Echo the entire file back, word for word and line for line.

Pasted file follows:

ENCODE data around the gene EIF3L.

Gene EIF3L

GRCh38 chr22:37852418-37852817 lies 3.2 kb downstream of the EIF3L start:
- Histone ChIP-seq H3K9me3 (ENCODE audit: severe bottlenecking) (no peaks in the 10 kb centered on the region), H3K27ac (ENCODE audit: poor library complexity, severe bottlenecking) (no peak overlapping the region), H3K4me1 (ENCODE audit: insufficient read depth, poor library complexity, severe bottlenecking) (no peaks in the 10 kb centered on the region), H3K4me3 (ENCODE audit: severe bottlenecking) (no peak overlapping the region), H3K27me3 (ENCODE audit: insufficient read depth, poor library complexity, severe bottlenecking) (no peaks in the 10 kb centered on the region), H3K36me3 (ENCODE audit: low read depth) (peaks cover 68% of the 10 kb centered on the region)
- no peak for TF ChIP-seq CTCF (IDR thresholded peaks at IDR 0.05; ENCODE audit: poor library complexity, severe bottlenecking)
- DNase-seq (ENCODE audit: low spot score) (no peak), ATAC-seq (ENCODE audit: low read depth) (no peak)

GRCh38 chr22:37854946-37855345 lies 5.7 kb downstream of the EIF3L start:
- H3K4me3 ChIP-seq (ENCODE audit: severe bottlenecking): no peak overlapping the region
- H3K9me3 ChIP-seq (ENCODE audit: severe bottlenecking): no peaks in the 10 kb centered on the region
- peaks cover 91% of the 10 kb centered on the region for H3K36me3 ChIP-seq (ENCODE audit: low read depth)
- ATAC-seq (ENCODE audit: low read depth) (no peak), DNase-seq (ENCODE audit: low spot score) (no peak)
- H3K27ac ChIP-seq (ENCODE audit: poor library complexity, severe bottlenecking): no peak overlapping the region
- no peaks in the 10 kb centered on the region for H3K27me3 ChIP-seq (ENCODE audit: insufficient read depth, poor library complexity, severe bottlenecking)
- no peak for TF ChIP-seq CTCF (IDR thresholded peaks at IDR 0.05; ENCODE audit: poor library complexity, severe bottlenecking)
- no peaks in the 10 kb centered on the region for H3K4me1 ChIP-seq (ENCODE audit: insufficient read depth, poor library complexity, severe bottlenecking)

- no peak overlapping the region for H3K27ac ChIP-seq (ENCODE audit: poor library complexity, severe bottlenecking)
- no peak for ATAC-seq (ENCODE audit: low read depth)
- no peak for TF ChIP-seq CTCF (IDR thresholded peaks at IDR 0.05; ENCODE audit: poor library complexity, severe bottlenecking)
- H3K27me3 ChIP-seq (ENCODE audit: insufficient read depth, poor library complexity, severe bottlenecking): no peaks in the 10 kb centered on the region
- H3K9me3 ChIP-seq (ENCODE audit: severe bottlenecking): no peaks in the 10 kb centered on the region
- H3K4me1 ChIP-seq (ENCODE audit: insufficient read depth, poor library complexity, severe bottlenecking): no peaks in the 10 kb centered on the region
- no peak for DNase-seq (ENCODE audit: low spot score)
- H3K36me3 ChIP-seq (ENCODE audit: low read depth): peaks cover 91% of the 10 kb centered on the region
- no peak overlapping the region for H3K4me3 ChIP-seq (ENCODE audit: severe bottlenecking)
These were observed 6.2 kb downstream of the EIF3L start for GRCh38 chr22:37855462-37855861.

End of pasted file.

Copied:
ENCODE data around the gene EIF3L.

Gene EIF3L

GRCh38 chr22:37852418-37852817 lies 3.2 kb downstream of the EIF3L start:
- Histone ChIP-seq H3K9me3 (ENCODE audit: severe bottlenecking) (no peaks in the 10 kb centered on the region), H3K27ac (ENCODE audit: poor library complexity, severe bottlenecking) (no peak overlapping the region), H3K4me1 (ENCODE audit: insufficient read depth, poor library complexity, severe bottlenecking) (no peaks in the 10 kb centered on the region), H3K4me3 (ENCODE audit: severe bottlenecking) (no peak overlapping the region), H3K27me3 (ENCODE audit: insufficient read depth, poor library complexity, severe bottlenecking) (no peaks in the 10 kb centered on the region), H3K36me3 (ENCODE audit: low read depth) (peaks cover 68% of the 10 kb centered on the region)
- no peak for TF ChIP-seq CTCF (IDR thresholded peaks at IDR 0.05; ENCODE audit: poor library complexity, severe bottlenecking)
- DNase-seq (ENCODE audit: low spot score) (no peak), ATAC-seq (ENCODE audit: low read depth) (no peak)

GRCh38 chr22:37854946-37855345 lies 5.7 kb downstream of the EIF3L start:
- H3K4me3 ChIP-seq (ENCODE audit: severe bottlenecking): no peak overlapping the region
- H3K9me3 ChIP-seq (ENCODE audit: severe bottlenecking): no peaks in the 10 kb centered on the region
- peaks cover 91% of the 10 kb centered on the region for H3K36me3 ChIP-seq (ENCODE audit: low read depth)
- ATAC-seq (ENCODE audit: low read depth) (no peak), DNase-seq (ENCODE audit: low spot score) (no peak)
- H3K27ac ChIP-seq (ENCODE audit: poor library complexity, severe bottlenecking): no peak overlapping the region
- no peaks in the 10 kb centered on the region for H3K27me3 ChIP-seq (ENCODE audit: insufficient read depth, poor library complexity, severe bottlenecking)
- no peak for TF ChIP-seq CTCF (IDR thresholded peaks at IDR 0.05; ENCODE audit: poor library complexity, severe bottlenecking)
- no peaks in the 10 kb centered on the region for H3K4me1 ChIP-seq (ENCODE audit: insufficient read depth, poor library complexity, severe bottlenecking)

- no peak overlapping the region for H3K27ac ChIP-seq (ENCODE audit: poor library complexity, severe bottlenecking)
- no peak for ATAC-seq (ENCODE audit: low read depth)
- no peak for TF ChIP-seq CTCF (IDR thresholded peaks at IDR 0.05; ENCODE audit: poor library complexity, severe bottlenecking)
- H3K27me3 ChIP-seq (ENCODE audit: insufficient read depth, poor library complexity, severe bottlenecking): no peaks in the 10 kb centered on the region
- H3K9me3 ChIP-seq (ENCODE audit: severe bottlenecking): no peaks in the 10 kb centered on the region
- H3K4me1 ChIP-seq (ENCODE audit: insufficient read depth, poor library complexity, severe bottlenecking): no peaks in the 10 kb centered on the region
- no peak for DNase-seq (ENCODE audit: low spot score)
- H3K36me3 ChIP-seq (ENCODE audit: low read depth): peaks cover 91% of the 10 kb centered on the region
- no peak overlapping the region for H3K4me3 ChIP-seq (ENCODE audit: severe bottlenecking)
These were observed 6.2 kb downstream of the EIF3L start for GRCh38 chr22:37855462-37855861.